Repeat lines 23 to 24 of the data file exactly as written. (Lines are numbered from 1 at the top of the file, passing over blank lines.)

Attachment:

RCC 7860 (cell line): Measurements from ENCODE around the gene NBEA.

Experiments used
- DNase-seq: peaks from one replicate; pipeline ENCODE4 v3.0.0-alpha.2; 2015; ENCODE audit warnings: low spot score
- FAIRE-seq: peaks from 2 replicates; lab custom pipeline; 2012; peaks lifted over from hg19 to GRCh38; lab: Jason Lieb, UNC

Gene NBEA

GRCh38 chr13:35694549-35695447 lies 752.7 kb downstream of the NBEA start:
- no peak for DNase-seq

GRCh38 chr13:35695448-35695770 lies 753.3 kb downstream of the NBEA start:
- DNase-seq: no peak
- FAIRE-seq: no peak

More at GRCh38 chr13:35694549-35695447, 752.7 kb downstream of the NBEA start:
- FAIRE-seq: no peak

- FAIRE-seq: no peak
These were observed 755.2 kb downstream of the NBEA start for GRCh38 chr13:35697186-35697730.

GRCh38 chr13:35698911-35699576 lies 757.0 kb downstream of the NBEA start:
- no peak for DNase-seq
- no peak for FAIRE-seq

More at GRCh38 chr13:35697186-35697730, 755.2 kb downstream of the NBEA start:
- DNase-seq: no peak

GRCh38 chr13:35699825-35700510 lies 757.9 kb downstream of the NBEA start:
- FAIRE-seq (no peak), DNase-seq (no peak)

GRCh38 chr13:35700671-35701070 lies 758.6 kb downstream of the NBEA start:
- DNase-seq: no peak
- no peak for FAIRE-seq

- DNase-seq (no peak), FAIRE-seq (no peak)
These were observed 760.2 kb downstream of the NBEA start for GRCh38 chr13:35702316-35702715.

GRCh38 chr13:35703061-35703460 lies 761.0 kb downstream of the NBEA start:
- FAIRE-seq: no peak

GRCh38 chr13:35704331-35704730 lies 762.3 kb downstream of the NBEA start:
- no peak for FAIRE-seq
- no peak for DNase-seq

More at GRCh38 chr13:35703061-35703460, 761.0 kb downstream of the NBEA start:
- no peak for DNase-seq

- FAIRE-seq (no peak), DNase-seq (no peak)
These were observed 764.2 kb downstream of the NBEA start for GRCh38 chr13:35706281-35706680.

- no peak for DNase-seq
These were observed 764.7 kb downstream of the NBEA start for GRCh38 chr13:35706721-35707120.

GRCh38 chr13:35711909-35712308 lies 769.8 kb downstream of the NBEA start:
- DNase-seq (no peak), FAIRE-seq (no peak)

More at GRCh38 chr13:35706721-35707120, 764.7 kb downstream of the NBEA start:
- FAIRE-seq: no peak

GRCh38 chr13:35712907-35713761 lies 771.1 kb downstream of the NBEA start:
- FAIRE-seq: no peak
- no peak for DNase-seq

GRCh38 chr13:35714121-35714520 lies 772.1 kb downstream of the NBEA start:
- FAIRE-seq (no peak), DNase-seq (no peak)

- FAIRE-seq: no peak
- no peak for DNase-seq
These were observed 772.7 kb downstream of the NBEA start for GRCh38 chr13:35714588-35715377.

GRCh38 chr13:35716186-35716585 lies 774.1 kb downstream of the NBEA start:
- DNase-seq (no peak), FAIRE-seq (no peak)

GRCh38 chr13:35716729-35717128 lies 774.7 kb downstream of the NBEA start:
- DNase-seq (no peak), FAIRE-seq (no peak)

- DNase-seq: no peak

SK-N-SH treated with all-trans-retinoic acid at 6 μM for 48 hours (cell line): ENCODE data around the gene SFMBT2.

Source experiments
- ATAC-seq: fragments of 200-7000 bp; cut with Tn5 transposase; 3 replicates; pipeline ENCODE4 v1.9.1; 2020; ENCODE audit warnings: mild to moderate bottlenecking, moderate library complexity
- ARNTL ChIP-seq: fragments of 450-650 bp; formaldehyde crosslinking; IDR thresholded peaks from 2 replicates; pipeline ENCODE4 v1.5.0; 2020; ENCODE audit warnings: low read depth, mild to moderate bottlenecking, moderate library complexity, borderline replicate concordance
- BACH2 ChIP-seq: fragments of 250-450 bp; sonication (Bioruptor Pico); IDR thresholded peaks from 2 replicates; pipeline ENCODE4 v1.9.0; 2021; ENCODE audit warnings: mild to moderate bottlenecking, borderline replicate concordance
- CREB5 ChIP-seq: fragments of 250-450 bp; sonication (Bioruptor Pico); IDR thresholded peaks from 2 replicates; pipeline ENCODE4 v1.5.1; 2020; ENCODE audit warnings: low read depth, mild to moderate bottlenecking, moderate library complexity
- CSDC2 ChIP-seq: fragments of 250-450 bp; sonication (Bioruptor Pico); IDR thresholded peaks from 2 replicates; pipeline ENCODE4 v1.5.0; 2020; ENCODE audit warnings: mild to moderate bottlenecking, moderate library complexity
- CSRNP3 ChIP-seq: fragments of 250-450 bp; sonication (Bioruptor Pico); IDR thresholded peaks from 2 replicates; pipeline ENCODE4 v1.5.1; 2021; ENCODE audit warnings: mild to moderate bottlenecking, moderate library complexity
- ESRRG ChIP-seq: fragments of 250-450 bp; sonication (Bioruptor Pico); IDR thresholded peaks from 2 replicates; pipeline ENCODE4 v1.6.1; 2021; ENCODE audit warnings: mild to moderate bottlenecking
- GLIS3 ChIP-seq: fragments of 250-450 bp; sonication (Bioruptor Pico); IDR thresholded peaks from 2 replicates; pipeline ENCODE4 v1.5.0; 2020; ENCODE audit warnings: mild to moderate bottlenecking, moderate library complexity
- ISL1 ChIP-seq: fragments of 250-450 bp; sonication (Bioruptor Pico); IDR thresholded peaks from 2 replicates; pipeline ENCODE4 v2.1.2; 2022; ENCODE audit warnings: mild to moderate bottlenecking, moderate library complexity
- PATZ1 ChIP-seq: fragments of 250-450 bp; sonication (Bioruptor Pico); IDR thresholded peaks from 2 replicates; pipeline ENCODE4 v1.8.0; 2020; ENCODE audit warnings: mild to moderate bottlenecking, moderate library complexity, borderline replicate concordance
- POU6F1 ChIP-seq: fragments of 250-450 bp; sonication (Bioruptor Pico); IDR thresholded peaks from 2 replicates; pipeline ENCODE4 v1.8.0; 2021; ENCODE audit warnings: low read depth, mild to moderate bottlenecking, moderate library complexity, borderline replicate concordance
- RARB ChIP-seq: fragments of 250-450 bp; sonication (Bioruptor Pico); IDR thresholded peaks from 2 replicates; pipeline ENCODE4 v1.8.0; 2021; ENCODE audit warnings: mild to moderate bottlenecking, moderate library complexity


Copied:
- DNase-seq: no peak
- no peak for FAIRE-seq